VW Extends 20 Billion-Euro Credit Facility as Scandal Fines Loom

Volkswagen AG plans to extend the maturity of a 20 billion-euro ($21 billion) credit facility, giving it extra financial breathing space amid talks with U.S. authorities over fines following a diesel-emissions scandal.

The automaker’s seeking to lengthen the bridge loan from banks until June, six months beyond the planned end date, according to an e-mailed statement on Monday. No money is “currently” drawn, the Wolfsburg, Germany-based company said.

Traditionally Europe’s biggest issuer of investment-grade corporate debt, VW has been largely shut out of bond markets since it admitted rigging emissions tests for as many as 11 million cars with diesel engines. It signed the bridge-loan facility with 13 banks, coordinated by Citigroup Inc. and UniCredit SpA, in December 2015, three months after the scandal erupted.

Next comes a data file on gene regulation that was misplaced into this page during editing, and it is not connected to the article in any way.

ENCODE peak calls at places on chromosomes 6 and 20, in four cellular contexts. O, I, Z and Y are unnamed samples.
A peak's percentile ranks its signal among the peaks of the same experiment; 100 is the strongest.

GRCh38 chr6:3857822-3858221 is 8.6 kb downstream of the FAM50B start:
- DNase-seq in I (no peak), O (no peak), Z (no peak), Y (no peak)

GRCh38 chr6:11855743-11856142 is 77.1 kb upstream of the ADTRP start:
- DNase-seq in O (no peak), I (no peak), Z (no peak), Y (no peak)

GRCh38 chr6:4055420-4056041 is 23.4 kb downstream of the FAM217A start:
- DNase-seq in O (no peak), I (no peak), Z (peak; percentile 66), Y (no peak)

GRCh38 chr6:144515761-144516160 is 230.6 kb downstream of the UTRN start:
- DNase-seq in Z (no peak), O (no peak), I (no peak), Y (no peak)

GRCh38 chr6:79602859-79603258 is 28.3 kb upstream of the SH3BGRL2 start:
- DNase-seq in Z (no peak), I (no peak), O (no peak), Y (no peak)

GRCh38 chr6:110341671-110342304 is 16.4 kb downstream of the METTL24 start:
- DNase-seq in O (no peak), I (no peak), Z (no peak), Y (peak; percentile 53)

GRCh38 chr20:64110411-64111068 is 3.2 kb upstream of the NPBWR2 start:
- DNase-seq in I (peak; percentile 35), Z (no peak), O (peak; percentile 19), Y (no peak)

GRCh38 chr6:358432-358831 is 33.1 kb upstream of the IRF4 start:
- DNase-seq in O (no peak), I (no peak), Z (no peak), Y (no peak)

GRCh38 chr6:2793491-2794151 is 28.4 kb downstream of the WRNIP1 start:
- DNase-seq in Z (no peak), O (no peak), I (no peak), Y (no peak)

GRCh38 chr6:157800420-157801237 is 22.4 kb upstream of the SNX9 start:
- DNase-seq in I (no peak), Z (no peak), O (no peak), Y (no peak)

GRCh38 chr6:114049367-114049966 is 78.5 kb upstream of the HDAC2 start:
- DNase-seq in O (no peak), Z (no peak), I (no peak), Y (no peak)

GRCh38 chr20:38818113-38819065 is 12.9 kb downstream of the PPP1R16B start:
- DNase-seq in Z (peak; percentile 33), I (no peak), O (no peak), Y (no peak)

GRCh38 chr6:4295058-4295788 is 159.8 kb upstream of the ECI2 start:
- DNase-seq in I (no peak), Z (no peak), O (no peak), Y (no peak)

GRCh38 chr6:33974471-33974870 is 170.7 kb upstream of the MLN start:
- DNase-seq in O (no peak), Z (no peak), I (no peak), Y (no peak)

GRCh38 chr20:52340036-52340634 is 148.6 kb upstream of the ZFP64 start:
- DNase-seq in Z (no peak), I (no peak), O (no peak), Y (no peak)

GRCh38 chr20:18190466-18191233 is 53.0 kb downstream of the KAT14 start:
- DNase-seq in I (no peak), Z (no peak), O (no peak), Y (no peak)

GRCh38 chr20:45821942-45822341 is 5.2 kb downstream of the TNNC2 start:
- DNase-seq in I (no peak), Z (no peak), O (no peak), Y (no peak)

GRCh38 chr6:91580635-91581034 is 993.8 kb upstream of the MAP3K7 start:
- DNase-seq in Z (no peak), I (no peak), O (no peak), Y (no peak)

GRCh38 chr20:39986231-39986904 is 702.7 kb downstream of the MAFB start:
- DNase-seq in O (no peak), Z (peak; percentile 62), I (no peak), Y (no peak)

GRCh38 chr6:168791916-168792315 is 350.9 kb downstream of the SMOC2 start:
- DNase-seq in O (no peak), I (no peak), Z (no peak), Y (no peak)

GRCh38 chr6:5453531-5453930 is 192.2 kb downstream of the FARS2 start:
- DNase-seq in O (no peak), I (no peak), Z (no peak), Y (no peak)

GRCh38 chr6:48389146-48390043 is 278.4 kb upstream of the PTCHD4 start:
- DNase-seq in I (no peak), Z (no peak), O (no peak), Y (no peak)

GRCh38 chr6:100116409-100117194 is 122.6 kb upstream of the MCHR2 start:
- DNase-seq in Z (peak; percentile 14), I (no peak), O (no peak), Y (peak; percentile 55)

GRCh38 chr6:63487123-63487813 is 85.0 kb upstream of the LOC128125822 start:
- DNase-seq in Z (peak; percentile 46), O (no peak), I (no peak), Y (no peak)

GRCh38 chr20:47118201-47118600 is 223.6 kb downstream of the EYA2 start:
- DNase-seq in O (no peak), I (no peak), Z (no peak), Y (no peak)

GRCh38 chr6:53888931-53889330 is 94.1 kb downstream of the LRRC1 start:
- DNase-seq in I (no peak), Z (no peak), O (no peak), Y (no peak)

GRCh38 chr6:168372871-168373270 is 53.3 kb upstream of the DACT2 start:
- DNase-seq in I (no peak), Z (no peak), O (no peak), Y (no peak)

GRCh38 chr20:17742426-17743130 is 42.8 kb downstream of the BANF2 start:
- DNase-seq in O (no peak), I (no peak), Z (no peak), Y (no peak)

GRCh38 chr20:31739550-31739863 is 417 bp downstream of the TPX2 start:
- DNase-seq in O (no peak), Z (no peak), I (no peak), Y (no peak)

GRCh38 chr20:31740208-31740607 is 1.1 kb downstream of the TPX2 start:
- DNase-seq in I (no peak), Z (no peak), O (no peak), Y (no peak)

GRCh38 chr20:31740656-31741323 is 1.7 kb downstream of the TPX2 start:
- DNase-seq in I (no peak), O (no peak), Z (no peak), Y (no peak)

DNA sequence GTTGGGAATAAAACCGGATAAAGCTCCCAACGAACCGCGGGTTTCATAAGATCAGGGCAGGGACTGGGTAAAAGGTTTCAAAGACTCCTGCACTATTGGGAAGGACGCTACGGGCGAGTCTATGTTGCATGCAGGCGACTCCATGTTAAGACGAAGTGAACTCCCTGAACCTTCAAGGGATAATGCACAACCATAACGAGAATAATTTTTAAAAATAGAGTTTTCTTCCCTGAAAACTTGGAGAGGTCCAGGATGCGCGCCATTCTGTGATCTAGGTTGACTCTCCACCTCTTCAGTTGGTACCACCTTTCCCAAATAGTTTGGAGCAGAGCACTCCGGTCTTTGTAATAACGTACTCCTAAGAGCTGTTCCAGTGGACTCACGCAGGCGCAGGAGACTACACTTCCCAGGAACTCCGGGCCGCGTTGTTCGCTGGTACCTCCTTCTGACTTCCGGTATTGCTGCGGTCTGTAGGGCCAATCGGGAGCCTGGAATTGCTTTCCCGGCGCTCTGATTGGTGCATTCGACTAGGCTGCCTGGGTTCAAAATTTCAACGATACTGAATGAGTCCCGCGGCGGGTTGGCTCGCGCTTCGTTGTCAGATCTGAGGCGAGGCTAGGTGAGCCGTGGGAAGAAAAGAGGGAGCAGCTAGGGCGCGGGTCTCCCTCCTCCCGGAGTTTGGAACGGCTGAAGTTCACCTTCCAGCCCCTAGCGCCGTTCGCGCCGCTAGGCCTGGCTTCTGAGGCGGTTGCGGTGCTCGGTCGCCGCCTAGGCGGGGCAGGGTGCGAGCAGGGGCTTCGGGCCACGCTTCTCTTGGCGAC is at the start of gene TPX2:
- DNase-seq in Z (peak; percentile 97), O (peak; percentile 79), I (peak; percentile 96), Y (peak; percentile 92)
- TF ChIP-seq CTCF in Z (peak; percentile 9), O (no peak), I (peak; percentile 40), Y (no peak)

The company plans to return to the unsecured debt market “at the appropriate time,” according to the statement. It will continue selling asset-backed securities and commercial paper. The automaker led European sales of highly rated corporate bonds in each of the last five years, according to data compiled by Bloomberg.

VW has set aside 18.2 billion euros for fines and related expenses stemming from the emissions crisis. The scandal has caused a sales slump in the U.S. and the company has also lost market share in Europe. Deliveries in China, VW’s biggest market, have continued growing.

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